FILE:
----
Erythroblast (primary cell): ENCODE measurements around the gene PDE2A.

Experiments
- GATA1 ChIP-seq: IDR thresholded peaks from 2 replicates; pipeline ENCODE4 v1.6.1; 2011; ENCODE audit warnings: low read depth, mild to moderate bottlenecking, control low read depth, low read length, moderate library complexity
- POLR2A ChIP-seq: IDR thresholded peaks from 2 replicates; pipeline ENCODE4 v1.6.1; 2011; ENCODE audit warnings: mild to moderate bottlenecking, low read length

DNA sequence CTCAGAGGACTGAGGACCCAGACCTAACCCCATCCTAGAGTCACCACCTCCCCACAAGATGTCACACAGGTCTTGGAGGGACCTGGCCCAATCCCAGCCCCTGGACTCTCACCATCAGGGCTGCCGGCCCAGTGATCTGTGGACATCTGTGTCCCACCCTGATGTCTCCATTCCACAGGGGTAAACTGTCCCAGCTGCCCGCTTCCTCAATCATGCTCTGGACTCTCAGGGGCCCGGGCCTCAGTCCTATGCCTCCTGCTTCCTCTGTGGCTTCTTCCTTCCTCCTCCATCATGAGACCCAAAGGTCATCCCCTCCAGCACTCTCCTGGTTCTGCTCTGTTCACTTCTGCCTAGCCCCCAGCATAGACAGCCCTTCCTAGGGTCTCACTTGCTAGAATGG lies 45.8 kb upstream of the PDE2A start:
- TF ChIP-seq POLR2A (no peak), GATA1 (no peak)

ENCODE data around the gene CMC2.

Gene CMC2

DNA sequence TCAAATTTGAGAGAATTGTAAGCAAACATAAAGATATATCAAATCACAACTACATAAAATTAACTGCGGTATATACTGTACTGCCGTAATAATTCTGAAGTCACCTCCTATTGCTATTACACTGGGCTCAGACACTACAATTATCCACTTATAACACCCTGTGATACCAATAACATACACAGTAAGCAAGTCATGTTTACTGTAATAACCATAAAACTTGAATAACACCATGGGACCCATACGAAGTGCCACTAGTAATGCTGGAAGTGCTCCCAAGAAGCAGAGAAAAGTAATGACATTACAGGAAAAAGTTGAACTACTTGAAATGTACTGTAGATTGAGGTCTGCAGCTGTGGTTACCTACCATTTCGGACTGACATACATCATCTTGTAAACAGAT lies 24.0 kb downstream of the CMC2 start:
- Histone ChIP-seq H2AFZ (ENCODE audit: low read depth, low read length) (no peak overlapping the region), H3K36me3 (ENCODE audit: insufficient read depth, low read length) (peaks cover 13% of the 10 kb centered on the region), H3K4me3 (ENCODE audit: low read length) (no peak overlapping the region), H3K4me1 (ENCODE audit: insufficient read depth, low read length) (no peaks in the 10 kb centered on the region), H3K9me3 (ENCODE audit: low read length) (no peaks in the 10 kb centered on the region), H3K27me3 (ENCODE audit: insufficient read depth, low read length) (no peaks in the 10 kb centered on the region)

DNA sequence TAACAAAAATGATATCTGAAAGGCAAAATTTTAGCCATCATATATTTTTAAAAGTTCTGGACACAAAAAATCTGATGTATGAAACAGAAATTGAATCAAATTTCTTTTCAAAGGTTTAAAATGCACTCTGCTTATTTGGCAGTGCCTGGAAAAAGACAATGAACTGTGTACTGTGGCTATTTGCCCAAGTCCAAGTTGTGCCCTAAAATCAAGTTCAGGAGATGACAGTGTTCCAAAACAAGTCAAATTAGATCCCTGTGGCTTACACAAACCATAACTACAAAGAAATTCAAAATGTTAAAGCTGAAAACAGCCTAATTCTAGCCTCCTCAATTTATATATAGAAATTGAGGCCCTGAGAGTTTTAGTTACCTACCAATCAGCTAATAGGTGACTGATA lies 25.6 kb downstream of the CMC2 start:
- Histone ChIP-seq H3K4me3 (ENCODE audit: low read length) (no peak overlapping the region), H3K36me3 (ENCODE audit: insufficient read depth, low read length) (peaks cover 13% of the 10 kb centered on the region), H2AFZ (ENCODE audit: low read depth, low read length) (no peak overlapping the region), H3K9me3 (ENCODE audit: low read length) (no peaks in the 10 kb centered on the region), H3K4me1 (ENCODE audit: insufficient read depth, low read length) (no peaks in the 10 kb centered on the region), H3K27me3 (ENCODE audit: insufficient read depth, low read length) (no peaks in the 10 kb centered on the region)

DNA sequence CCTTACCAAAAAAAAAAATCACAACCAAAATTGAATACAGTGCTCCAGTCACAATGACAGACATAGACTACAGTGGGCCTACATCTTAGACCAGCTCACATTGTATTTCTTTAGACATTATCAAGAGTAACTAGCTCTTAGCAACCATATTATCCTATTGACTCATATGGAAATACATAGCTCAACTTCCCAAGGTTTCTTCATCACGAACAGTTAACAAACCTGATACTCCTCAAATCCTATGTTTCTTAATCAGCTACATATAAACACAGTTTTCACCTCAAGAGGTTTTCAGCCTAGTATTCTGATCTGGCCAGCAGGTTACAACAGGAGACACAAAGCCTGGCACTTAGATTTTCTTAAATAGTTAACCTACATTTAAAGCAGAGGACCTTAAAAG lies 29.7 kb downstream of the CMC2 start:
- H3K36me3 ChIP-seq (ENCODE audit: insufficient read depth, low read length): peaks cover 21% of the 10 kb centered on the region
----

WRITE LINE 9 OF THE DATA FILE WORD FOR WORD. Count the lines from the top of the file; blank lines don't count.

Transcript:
DNA sequence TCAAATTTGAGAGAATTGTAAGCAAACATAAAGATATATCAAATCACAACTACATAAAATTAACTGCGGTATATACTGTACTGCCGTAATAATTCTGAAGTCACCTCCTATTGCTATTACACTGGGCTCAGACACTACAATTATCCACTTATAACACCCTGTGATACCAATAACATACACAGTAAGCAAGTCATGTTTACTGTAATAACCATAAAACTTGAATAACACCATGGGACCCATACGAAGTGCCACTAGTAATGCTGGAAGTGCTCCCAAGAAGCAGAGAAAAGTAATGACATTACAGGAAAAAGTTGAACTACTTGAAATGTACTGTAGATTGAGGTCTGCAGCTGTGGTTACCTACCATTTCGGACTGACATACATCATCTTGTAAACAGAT lies 24.0 kb downstream of the CMC2 start: